“That sounds great for when I drive, but what about when I fly and meals on the road or with clients?" Merry asked.
“As a proprietor, you claim actual meal costs as an expense. If incorporated, your company would reimburse 100% of your meal cost compared to the tax saving of 16% (50% of the 32%) mentioned above as if you were a proprietor.
“It is a good idea to have a company travel policy where the company reimburses employees for travel meals at the greater of the actual meal expenses (receipts required) or the current meal allowances of the National Joint Council (NJC) where no receipts are required. If your actual expenses are lower than the allowance, you keep the difference in your jeans. This allowance is only applied to travel meals, business meals with clients, etc. and the actual meal costs are subject to the 50% reduction.”
“What are NJC rates?” Merry asked, puzzled.
“NJC sets the federal government rates and reviews them in April and October.
The Oct 2014 allowances are:
- breakfast $15.75
- lunch $16.35
- dinner $42.20
- or $74.40 per diem.
Your policy would include: an incidental allowance of $17.30 per diem for when you are away overnight and $50/night for non-commercial accommodation when staying with family or friends.”
Merry said, “I typically spend $50/day for meals, so incorporating would allow me to claim an extra $40/day - $25 + $17 - for the 60 days a year I am on the road?”
“Exactly,” I replied.
“This deduction alone would cover the added costs of being incorporated!”
“I have another question. As a sole proprietor, I can only claim 50% of my meal expenses and GST/HST, correct?” Merry asked.
“Actually, Merry, that is a common error. There are two situations where you may claim 100% of the meals and GST/HST. One is using a line item on the invoice to your client for the meal costs which passes the cost to them; if you use an all-inclusive rate, show the meal amounts separately on your invoice.
“For example, if your fee including meals was $5,000, you would show the fee as $4,850.00 and the meals as another line item of $150.00.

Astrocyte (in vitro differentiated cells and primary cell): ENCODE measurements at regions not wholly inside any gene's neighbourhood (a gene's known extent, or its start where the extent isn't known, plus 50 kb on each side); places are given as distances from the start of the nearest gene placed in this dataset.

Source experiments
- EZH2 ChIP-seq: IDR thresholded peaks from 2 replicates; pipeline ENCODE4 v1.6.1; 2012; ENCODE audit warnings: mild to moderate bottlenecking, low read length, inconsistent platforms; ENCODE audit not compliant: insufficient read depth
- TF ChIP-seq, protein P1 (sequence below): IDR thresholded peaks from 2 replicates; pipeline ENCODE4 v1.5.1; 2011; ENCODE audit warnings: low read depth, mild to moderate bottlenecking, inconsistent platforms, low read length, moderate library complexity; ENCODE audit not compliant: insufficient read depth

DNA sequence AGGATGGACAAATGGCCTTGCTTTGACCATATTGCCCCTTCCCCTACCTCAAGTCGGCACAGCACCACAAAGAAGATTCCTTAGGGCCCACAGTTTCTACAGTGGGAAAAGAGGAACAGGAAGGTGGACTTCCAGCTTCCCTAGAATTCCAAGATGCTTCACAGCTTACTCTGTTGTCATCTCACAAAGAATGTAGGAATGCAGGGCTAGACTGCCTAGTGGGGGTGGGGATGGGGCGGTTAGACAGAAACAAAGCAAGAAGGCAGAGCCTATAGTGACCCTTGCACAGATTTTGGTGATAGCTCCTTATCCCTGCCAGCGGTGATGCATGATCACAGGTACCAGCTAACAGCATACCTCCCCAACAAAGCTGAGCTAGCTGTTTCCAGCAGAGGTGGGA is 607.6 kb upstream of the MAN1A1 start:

“In the second situation, you may claim 100% for up to six events annually (such as Christmas parties, BBQs, and picnics) that are for all employees. Attendees may also include suppliers and clients. “
“Thanks Lorn, you certainly have given me things to think about. I sure can see the benefit of incorporation in my new business!” Merry left smiling, thinking of tax deferrals, tax-free mileage and meal claims.
Here are a few other tips for Merry and other speakers:
For either proprietorships or corporations:
- All direct business expenses (insurance surcharges for using vehicle for business, parking, tolls, ferries) for business are deducted by/reimbursed by the business. If you have an accident on business, any deductible or repair costs are business expenses.
- Only business related meals, coffees and travel expenses are deductible.
- Tips and alcohol are business expenses.
- $50/night for non-commercial accommodation when staying with family, friends, etc.
For corporations only:
- NJC rates can be found at:(http://www.njc-cnm.gc.ca/directive/travel-voyage/td-dv-a3-eng.php)
- Your policy would include: an incidental allowance of $17.30 per diem for when you are away overnight; and $50/night for non-commercial accommodation when staying with family, friends, etc.
Lorn Stanners, CMA, Past President CAPS Edmonton is your Entrepreneurs & Estate Tax Guide. He has been keeping the jingle in clients’ jeans for 30+ years. For more Tax Tips, join Lorn on Linkedin at the page ‘Joy of Tax, Keeping the Jingle in Your Jeans!’